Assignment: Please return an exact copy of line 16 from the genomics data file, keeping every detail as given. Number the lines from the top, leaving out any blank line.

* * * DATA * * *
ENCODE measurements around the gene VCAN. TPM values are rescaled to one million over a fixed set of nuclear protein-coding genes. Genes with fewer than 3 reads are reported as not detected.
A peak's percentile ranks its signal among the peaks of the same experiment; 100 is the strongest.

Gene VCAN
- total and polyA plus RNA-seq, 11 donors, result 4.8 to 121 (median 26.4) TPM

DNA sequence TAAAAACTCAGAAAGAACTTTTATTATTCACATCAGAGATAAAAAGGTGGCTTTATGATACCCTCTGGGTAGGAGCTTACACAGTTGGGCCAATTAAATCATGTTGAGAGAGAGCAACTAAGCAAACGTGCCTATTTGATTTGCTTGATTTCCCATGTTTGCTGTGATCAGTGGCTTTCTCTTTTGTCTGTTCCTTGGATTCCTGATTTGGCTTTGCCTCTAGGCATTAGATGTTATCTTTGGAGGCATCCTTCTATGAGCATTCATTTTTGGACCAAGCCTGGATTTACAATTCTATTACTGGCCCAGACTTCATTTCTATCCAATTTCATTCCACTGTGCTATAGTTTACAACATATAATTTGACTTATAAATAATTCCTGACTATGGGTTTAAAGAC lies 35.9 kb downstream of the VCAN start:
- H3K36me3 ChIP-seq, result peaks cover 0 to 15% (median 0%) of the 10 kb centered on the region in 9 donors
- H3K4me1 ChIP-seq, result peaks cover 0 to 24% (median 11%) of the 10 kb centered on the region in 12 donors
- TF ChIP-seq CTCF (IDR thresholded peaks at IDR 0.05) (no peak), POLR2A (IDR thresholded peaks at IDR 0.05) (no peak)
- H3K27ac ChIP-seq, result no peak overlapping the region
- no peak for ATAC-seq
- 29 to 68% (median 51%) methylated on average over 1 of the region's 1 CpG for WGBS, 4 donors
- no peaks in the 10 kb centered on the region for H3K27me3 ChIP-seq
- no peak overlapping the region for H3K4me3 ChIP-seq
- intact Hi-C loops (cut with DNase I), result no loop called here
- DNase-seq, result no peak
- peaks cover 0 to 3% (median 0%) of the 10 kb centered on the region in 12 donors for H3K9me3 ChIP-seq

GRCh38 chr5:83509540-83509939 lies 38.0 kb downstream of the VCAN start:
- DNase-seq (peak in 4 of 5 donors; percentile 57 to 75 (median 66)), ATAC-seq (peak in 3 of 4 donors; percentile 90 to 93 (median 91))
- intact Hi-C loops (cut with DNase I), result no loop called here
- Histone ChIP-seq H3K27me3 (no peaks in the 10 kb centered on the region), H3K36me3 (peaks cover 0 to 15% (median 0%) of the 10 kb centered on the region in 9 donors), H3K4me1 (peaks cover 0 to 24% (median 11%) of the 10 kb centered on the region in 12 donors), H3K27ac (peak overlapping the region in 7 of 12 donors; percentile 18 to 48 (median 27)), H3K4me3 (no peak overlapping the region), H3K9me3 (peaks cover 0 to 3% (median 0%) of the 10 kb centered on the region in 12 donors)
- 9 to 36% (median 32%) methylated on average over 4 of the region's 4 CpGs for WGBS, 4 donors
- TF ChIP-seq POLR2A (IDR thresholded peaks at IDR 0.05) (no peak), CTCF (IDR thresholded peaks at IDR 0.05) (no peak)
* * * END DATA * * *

- peaks cover 0 to 3% (median 0%) of the 10 kb centered on the region in 12 donors for H3K9me3 ChIP-seq